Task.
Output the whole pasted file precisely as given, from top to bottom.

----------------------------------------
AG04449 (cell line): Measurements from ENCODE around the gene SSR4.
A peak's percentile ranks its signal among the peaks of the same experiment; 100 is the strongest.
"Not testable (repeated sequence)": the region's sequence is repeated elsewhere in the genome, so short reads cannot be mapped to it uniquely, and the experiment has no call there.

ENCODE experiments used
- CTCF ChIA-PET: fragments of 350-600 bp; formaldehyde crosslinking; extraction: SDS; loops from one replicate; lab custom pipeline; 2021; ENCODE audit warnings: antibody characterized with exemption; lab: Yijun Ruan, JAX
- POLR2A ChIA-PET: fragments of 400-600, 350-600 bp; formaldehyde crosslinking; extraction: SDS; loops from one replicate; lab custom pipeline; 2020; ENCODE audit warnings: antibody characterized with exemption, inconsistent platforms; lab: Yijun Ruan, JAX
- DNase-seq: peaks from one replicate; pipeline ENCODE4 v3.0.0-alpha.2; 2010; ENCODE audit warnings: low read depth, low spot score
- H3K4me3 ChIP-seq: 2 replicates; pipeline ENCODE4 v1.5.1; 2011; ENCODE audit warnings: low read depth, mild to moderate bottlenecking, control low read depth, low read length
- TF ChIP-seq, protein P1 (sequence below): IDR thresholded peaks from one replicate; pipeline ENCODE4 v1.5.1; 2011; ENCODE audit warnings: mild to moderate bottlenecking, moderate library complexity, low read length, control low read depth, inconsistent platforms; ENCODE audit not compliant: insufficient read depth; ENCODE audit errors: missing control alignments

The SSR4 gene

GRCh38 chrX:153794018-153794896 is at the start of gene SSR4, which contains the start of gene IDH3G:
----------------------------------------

AG04449 (cell line): Measurements from ENCODE around the gene SSR4.
A peak's percentile ranks its signal among the peaks of the same experiment; 100 is the strongest.
"Not testable (repeated sequence)": the region's sequence is repeated elsewhere in the genome, so short reads cannot be mapped to it uniquely, and the experiment has no call there.

ENCODE experiments used
- CTCF ChIA-PET: fragments of 350-600 bp; formaldehyde crosslinking; extraction: SDS; loops from one replicate; lab custom pipeline; 2021; ENCODE audit warnings: antibody characterized with exemption; lab: Yijun Ruan, JAX
- POLR2A ChIA-PET: fragments of 400-600, 350-600 bp; formaldehyde crosslinking; extraction: SDS; loops from one replicate; lab custom pipeline; 2020; ENCODE audit warnings: antibody characterized with exemption, inconsistent platforms; lab: Yijun Ruan, JAX
- DNase-seq: peaks from one replicate; pipeline ENCODE4 v3.0.0-alpha.2; 2010; ENCODE audit warnings: low read depth, low spot score
- H3K4me3 ChIP-seq: 2 replicates; pipeline ENCODE4 v1.5.1; 2011; ENCODE audit warnings: low read depth, mild to moderate bottlenecking, control low read depth, low read length
- TF ChIP-seq, protein P1 (sequence below): IDR thresholded peaks from one replicate; pipeline ENCODE4 v1.5.1; 2011; ENCODE audit warnings: mild to moderate bottlenecking, moderate library complexity, low read length, control low read depth, inconsistent platforms; ENCODE audit not compliant: insufficient read depth; ENCODE audit errors: missing control alignments

The SSR4 gene

GRCh38 chrX:153794018-153794896 is at the start of gene SSR4, which contains the start of gene IDH3G: